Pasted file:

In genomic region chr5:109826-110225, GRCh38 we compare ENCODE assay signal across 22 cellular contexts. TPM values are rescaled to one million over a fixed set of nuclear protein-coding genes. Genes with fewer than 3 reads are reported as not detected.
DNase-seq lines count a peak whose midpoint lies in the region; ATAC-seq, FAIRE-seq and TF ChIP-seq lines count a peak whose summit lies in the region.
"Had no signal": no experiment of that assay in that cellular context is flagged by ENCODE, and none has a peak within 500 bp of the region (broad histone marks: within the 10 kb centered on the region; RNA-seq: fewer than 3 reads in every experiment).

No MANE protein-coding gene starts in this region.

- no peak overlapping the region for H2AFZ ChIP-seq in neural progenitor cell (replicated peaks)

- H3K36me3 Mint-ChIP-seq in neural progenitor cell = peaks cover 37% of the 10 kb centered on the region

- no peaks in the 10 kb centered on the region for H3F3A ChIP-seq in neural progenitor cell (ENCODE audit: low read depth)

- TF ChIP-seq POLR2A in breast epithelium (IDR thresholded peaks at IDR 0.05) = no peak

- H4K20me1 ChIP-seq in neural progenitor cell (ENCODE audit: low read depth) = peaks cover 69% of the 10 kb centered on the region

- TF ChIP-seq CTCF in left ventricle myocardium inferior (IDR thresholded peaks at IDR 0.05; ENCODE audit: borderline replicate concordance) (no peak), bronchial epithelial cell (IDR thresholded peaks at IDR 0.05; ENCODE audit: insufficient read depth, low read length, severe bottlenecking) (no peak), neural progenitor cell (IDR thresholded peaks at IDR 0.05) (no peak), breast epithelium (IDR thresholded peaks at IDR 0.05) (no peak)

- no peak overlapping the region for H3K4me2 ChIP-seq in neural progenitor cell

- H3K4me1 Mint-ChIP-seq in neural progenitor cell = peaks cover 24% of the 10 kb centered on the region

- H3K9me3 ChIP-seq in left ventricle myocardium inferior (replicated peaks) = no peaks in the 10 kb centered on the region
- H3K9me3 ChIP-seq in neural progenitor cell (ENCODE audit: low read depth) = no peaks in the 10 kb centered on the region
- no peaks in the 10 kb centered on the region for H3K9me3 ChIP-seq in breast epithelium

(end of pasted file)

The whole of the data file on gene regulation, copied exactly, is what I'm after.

In genomic region chr5:109826-110225, GRCh38 we compare ENCODE assay signal across 22 cellular contexts. TPM values are rescaled to one million over a fixed set of nuclear protein-coding genes. Genes with fewer than 3 reads are reported as not detected.
DNase-seq lines count a peak whose midpoint lies in the region; ATAC-seq, FAIRE-seq and TF ChIP-seq lines count a peak whose summit lies in the region.
"Had no signal": no experiment of that assay in that cellular context is flagged by ENCODE, and none has a peak within 500 bp of the region (broad histone marks: within the 10 kb centered on the region; RNA-seq: fewer than 3 reads in every experiment).

No MANE protein-coding gene starts in this region.

- no peak overlapping the region for H2AFZ ChIP-seq in neural progenitor cell (replicated peaks)

- H3K36me3 Mint-ChIP-seq in neural progenitor cell = peaks cover 37% of the 10 kb centered on the region

- no peaks in the 10 kb centered on the region for H3F3A ChIP-seq in neural progenitor cell (ENCODE audit: low read depth)

- TF ChIP-seq POLR2A in breast epithelium (IDR thresholded peaks at IDR 0.05) = no peak

- H4K20me1 ChIP-seq in neural progenitor cell (ENCODE audit: low read depth) = peaks cover 69% of the 10 kb centered on the region

- TF ChIP-seq CTCF in left ventricle myocardium inferior (IDR thresholded peaks at IDR 0.05; ENCODE audit: borderline replicate concordance) (no peak), bronchial epithelial cell (IDR thresholded peaks at IDR 0.05; ENCODE audit: insufficient read depth, low read length, severe bottlenecking) (no peak), neural progenitor cell (IDR thresholded peaks at IDR 0.05) (no peak), breast epithelium (IDR thresholded peaks at IDR 0.05) (no peak)

- no peak overlapping the region for H3K4me2 ChIP-seq in neural progenitor cell

- H3K4me1 Mint-ChIP-seq in neural progenitor cell = peaks cover 24% of the 10 kb centered on the region

- H3K9me3 ChIP-seq in left ventricle myocardium inferior (replicated peaks) = no peaks in the 10 kb centered on the region
- H3K9me3 ChIP-seq in neural progenitor cell (ENCODE audit: low read depth) = no peaks in the 10 kb centered on the region
- no peaks in the 10 kb centered on the region for H3K9me3 ChIP-seq in breast epithelium